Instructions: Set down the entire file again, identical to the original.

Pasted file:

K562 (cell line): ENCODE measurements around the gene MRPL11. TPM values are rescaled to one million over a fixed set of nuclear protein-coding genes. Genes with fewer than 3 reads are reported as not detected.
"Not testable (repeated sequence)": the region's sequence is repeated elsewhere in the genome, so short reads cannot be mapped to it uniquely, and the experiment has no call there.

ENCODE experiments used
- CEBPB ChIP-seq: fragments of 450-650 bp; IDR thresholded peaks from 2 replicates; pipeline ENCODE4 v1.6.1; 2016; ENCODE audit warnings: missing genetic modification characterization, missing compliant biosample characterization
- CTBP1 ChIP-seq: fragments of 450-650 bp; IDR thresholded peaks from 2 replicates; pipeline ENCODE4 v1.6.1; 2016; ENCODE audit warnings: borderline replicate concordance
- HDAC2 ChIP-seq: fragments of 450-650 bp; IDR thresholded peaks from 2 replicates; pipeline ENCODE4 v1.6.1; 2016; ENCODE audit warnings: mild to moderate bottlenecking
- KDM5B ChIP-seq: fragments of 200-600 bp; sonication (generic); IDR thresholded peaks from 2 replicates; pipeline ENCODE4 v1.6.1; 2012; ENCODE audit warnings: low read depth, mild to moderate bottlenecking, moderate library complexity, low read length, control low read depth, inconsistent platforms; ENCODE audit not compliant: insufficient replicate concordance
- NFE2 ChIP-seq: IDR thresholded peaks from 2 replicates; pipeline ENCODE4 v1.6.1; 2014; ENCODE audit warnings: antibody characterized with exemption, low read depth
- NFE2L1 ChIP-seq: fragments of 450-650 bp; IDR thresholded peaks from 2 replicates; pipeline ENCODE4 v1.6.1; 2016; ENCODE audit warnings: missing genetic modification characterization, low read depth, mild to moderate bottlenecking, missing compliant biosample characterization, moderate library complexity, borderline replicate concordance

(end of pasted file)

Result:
K562 (cell line): ENCODE measurements around the gene MRPL11. TPM values are rescaled to one million over a fixed set of nuclear protein-coding genes. Genes with fewer than 3 reads are reported as not detected.
"Not testable (repeated sequence)": the region's sequence is repeated elsewhere in the genome, so short reads cannot be mapped to it uniquely, and the experiment has no call there.

ENCODE experiments used
- CEBPB ChIP-seq: fragments of 450-650 bp; IDR thresholded peaks from 2 replicates; pipeline ENCODE4 v1.6.1; 2016; ENCODE audit warnings: missing genetic modification characterization, missing compliant biosample characterization
- CTBP1 ChIP-seq: fragments of 450-650 bp; IDR thresholded peaks from 2 replicates; pipeline ENCODE4 v1.6.1; 2016; ENCODE audit warnings: borderline replicate concordance
- HDAC2 ChIP-seq: fragments of 450-650 bp; IDR thresholded peaks from 2 replicates; pipeline ENCODE4 v1.6.1; 2016; ENCODE audit warnings: mild to moderate bottlenecking
- KDM5B ChIP-seq: fragments of 200-600 bp; sonication (generic); IDR thresholded peaks from 2 replicates; pipeline ENCODE4 v1.6.1; 2012; ENCODE audit warnings: low read depth, mild to moderate bottlenecking, moderate library complexity, low read length, control low read depth, inconsistent platforms; ENCODE audit not compliant: insufficient replicate concordance
- NFE2 ChIP-seq: IDR thresholded peaks from 2 replicates; pipeline ENCODE4 v1.6.1; 2014; ENCODE audit warnings: antibody characterized with exemption, low read depth
- NFE2L1 ChIP-seq: fragments of 450-650 bp; IDR thresholded peaks from 2 replicates; pipeline ENCODE4 v1.6.1; 2016; ENCODE audit warnings: missing genetic modification characterization, low read depth, mild to moderate bottlenecking, missing compliant biosample characterization, moderate library complexity, borderline replicate concordance